"Some people didn't get it. Some people still don't get it," she told MTV News on the set of Wale's video for "Chillin." "I read reviews sometimes and I'm like, 'Wow, that guy really doesn't f---ing like me.' Like, they really don't get it, but that's cool. You've got to create some kind of stir. You've got to say something that's got to upset some people, and that's the risk-taking that makes music so fun."
She added that before her songs became radio staples, she was hard-pressed to convince anyone to play them on the radio. "The real struggle is that they didn't want to play my music on the radio," she explained. "We fought and we fought and I played every club. I had chicken dinner with every program director I could get my hands on."
Those days may be behind Gaga, but while she was trying to schmooze people to love her, there was a group of fans out there who didn't need any chicken to be convinced.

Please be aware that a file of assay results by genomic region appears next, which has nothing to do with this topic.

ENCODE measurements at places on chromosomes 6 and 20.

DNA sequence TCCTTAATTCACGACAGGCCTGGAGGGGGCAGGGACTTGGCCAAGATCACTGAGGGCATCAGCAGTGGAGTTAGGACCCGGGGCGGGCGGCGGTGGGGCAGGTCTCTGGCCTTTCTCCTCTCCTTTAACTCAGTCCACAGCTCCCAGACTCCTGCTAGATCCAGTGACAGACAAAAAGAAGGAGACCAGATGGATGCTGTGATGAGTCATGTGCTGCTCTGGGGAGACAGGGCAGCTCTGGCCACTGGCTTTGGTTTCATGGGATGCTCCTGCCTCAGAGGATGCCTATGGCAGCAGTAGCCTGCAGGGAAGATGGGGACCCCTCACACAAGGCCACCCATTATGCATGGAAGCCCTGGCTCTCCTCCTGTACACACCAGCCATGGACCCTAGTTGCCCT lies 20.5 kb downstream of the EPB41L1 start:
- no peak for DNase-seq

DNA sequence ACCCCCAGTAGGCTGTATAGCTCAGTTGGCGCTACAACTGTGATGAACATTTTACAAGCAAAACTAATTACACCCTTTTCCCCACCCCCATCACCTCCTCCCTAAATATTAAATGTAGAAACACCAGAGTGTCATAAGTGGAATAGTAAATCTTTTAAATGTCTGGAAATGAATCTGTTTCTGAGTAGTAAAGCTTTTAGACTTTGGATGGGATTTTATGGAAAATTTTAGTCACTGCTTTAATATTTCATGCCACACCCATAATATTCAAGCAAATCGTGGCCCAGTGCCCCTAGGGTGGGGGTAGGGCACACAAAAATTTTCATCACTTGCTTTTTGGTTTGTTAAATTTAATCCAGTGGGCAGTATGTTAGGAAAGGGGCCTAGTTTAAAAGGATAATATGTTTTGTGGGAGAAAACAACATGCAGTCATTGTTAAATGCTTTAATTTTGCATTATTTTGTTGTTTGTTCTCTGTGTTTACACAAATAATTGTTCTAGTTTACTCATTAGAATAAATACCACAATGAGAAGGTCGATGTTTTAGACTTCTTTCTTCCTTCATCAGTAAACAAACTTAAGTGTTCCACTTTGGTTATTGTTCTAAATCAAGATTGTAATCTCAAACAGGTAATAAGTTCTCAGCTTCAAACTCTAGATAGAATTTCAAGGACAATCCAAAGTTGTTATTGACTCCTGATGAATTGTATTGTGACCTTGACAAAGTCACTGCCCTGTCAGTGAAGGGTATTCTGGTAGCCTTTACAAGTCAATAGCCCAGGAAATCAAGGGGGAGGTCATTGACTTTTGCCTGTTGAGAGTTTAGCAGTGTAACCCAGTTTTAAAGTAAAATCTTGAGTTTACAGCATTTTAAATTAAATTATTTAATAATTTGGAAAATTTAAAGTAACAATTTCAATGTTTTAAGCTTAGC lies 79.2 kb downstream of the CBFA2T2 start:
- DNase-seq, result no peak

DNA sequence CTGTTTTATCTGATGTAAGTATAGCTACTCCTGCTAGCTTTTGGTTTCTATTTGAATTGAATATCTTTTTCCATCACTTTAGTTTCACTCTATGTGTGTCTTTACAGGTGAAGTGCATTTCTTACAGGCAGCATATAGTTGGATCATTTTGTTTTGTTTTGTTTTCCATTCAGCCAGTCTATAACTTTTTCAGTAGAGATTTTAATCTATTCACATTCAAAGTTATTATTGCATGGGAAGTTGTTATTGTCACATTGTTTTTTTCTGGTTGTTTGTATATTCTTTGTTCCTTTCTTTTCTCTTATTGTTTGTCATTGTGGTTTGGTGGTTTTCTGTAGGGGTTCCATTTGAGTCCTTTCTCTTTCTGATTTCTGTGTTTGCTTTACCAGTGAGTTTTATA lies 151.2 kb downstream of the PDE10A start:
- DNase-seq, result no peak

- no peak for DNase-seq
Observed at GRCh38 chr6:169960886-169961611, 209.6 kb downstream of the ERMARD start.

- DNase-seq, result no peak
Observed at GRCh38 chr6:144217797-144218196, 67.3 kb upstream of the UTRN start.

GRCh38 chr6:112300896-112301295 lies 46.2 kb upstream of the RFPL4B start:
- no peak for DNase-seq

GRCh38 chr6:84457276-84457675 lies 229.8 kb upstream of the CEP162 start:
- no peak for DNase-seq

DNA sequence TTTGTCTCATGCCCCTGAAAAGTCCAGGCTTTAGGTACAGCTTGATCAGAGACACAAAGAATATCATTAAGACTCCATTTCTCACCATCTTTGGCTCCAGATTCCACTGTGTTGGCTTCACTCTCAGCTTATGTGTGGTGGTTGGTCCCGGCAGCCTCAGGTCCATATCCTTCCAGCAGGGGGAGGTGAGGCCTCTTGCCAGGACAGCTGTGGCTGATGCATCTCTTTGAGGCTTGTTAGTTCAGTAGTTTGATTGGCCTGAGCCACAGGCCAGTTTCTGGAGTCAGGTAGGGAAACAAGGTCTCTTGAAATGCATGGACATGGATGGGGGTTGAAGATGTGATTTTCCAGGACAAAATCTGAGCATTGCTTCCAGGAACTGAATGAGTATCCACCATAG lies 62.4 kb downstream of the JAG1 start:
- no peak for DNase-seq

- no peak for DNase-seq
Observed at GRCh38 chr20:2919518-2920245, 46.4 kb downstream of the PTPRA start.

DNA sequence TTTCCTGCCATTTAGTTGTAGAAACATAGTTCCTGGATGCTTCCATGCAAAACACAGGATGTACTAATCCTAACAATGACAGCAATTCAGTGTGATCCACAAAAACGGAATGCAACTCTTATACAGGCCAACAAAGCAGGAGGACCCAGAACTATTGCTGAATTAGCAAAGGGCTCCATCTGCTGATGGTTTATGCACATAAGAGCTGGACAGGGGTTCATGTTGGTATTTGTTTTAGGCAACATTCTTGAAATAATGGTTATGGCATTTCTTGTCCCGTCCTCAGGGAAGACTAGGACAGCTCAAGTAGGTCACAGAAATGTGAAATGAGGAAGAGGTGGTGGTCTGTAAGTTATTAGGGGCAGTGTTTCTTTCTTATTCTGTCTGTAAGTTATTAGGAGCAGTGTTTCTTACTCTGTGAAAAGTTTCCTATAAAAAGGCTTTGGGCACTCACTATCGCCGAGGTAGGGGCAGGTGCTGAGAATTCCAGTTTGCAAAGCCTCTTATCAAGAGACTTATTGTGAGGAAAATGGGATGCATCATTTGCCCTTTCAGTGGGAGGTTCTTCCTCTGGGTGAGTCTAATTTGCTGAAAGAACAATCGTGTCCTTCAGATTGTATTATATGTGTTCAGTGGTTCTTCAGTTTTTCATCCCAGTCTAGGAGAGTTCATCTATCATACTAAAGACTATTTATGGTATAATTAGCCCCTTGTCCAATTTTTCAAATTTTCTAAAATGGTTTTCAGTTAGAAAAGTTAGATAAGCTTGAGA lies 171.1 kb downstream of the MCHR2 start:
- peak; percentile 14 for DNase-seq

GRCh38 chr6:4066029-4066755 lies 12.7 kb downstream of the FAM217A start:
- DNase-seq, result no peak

"The turning point for me was the gay community," she said. "I've got so many gay fans and they're so loyal to me and they really lifted me up. They'll always stand by me and I'll always stand by them. It's not an easy thing to create a fanbase. ... Being invited to play [the San Francisco Pride rally], that was a real turning point for me as an artist."
While her star has been rising in recent months — particularly thanks to her remarkable appearance on "American Idol" — Gaga says she feels her audience is an army of outsiders.
"It's funny because some friends of mine from New York, they all came out to see [last weekend's] show in New York. And they all said to me, 'Gaga your fans are all of the misfits. They are all of the kids in school that everybody makes fun of,' " she explained. "All of the weird kids, the artistic kids, all the bad ones. And I love that, because that's who I was. We're all together and they get it. It's our own little world.
"Whether I've got a #1 record or nobody knows who the hell I am, I'm going to still make music," she concluded. "It's always fun for me."